One research group studied 64 female serial killers in the US between 1821 and 2008, and found nearly 40% of them worked in healthcare.

But the question remains, why do they kill? If we look at women specifically, the 2014 research paper suggests that, unlike men who murder as a result of predatory lust and/or compulsive rage, women serial killers are typically driven by histrionic attention-seeking or financial gain.

Letby and healthcare killers.

Another research paper specifically studied the characteristics of 16 convicted healthcare serial killers, which the authors defined as “nurses who have been convicted of at least two murders, which they have carried out within a hospital setting”.

While a small sample size, they found 56% were female, and the average age of those being charged was 36 years.

About 44% killed between five and nine victims before being caught, and 75% killed in only one location. Insulin was the most common method of murder, followed by muscle relaxant.

Letby fits several of these characteristics. She’s a woman, 33 years old, and murdered seven infants. She killed, as far as we currently know, in only one location, and she used insulin to murder some of her victims.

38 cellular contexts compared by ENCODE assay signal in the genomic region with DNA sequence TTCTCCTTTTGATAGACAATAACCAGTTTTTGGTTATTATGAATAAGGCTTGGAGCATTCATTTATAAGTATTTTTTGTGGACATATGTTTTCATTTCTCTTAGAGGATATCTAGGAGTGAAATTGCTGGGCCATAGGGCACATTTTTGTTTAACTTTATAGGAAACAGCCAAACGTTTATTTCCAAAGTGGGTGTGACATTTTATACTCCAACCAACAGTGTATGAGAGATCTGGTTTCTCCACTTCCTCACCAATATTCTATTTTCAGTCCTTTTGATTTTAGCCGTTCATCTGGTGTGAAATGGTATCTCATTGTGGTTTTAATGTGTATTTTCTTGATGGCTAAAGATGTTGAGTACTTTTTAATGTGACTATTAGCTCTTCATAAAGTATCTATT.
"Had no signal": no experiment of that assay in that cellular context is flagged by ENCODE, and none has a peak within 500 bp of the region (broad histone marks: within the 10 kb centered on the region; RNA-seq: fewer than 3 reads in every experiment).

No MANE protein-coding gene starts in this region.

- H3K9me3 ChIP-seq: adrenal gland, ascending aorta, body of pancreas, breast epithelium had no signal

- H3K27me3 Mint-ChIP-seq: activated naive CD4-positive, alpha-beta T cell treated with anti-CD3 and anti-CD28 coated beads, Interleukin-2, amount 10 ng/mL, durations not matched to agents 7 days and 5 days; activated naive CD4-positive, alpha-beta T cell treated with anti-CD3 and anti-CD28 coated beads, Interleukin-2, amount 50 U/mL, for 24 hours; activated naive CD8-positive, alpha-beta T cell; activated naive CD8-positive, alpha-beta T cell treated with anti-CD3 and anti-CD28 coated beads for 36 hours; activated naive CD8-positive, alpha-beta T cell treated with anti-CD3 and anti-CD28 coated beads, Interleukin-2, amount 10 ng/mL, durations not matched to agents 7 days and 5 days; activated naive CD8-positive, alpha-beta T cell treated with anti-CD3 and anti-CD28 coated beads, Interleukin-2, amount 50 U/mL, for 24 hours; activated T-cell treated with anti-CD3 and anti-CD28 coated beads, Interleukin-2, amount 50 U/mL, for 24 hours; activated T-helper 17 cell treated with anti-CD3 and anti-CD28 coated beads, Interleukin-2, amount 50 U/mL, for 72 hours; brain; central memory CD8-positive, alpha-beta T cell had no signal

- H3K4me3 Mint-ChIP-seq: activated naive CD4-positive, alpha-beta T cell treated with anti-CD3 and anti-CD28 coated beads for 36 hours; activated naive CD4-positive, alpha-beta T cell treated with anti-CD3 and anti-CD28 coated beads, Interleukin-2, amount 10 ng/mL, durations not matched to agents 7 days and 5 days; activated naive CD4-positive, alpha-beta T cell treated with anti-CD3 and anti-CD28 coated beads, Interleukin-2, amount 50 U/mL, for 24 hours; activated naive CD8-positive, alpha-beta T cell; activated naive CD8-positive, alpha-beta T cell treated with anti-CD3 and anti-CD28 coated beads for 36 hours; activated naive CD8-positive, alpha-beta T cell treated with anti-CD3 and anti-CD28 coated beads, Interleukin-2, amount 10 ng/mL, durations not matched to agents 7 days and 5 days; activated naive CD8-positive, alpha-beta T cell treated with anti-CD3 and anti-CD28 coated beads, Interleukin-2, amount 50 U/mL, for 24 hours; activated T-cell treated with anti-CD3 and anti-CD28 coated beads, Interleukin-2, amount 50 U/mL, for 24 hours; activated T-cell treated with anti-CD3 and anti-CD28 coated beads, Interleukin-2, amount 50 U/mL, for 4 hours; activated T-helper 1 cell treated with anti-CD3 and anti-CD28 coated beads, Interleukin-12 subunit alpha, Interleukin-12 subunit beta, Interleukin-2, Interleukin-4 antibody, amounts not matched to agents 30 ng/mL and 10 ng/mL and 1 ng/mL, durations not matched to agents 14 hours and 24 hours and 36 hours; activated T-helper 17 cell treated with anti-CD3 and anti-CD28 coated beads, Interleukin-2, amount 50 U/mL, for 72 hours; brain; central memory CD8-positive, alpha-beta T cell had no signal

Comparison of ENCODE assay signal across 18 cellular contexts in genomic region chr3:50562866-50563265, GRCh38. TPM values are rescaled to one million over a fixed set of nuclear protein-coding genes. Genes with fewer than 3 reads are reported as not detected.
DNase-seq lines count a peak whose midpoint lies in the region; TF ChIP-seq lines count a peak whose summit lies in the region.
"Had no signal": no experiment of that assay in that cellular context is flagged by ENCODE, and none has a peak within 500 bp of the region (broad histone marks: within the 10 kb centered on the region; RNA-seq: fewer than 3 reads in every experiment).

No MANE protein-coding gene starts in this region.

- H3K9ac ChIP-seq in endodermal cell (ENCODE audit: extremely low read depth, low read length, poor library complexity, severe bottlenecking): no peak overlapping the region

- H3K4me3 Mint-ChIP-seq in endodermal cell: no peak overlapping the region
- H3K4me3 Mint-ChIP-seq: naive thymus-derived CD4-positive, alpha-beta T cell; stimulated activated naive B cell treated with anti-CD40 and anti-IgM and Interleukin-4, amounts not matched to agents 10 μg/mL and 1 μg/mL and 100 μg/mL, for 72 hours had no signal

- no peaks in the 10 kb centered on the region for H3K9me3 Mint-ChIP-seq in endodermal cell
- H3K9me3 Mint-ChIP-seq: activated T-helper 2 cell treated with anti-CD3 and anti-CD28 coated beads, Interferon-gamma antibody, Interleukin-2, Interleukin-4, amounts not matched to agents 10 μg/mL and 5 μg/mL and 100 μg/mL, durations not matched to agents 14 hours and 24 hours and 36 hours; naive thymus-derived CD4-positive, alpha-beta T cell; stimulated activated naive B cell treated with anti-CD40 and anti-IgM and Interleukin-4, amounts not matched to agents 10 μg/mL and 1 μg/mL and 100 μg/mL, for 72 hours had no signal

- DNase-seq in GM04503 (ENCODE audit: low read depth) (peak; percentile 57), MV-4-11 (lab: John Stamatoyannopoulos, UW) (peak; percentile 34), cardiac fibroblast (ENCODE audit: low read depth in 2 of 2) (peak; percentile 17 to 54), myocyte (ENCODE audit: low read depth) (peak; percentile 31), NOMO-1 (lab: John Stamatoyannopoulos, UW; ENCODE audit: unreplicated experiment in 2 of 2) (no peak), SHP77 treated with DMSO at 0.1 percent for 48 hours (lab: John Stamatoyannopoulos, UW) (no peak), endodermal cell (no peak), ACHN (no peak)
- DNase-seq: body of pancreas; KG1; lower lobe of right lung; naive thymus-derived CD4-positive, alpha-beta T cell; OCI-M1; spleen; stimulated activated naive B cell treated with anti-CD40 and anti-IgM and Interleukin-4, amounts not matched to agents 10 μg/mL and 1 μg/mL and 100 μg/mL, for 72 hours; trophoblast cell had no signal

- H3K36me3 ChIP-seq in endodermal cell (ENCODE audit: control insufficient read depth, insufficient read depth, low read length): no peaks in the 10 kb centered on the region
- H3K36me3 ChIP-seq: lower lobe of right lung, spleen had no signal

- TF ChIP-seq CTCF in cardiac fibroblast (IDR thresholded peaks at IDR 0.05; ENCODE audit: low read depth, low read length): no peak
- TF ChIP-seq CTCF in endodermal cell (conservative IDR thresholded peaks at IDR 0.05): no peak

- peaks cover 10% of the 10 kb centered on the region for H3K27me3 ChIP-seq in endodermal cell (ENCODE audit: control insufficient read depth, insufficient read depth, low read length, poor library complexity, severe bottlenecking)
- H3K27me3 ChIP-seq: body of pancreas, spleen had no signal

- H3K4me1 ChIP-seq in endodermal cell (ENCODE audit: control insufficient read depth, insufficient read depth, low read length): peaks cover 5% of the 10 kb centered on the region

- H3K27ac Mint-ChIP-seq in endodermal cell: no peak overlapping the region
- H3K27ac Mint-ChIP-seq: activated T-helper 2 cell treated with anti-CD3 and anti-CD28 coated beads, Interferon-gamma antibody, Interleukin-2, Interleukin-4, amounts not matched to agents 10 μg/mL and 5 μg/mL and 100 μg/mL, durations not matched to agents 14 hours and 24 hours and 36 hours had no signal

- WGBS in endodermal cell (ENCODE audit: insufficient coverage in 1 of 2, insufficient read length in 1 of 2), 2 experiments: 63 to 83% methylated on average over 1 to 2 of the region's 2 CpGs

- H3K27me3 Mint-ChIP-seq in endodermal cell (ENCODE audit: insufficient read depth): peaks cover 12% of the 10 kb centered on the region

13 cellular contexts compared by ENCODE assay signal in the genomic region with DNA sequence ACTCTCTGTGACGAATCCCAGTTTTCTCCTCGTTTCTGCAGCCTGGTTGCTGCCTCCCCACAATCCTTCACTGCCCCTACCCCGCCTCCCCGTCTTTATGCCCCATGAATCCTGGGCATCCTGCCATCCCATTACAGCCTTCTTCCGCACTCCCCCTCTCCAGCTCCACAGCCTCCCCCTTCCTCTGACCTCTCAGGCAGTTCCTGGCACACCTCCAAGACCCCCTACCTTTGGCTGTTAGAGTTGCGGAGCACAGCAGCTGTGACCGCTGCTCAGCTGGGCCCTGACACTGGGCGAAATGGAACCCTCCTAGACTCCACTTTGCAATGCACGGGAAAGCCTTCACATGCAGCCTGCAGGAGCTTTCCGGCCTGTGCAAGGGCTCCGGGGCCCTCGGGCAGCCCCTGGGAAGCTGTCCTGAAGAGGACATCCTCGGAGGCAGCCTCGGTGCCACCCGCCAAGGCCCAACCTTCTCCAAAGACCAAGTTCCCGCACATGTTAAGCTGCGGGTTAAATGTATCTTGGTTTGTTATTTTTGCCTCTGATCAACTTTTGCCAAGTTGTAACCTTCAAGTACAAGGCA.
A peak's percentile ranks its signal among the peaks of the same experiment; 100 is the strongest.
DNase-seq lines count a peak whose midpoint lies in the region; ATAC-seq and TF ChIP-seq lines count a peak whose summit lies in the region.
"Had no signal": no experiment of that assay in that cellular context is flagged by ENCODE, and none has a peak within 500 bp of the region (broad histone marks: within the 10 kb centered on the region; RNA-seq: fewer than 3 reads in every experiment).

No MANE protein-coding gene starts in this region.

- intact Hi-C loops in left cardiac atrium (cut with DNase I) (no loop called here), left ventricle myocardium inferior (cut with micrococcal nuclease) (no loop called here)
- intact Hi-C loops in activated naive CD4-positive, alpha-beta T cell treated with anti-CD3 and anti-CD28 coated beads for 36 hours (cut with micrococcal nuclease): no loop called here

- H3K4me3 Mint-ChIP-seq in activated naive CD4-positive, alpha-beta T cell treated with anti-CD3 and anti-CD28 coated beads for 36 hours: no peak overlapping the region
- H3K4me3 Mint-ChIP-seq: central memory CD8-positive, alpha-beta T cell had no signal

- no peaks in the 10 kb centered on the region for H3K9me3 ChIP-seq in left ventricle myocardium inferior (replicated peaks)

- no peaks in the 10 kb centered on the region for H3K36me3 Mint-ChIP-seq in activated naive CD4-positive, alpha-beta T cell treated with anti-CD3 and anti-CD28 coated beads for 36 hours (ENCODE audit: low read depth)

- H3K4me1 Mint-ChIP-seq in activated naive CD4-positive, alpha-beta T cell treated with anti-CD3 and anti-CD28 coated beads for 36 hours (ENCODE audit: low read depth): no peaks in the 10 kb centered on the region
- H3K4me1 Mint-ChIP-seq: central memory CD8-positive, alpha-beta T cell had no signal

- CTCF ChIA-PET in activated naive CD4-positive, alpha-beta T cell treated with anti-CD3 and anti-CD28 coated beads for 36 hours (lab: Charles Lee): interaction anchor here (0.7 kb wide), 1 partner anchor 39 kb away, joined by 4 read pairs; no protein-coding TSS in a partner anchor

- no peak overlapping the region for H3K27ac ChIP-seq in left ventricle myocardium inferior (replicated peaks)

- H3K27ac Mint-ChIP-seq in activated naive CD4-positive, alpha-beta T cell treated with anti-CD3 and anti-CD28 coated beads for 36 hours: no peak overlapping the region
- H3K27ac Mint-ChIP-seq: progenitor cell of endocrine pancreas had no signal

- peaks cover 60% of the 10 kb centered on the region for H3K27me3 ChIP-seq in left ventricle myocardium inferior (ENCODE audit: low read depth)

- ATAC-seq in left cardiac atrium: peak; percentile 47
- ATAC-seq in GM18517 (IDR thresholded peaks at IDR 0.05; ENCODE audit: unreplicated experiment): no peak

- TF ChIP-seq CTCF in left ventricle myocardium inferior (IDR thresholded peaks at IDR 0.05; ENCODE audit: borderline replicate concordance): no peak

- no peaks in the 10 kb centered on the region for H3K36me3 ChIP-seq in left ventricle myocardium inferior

A 2007 book, Inside the Minds of Healthcare Serial Killers: Why They Kill, provides a checklist of 22 “red flags” for this group of killers, including:

  • secretive/difficult personal relationships

  • history of depression or mental instability

  • higher incidents of death when they are on shift

  • making colleagues anxious or suspicious

  • craving attention.

Letby certainly made her colleagues suspicious, and they reported her in the years preceding her arrest. There were more child deaths on her shifts than on those of any other staff member, which is how she was caught.

One criminal psychologist suggested part of the rationale behind the killings may have been to gain the attention of a male colleague, whom prosecutors claimed she had a “crush” on. This would fit with research suggesting attention-seeking is a motive for female serial killers more generally.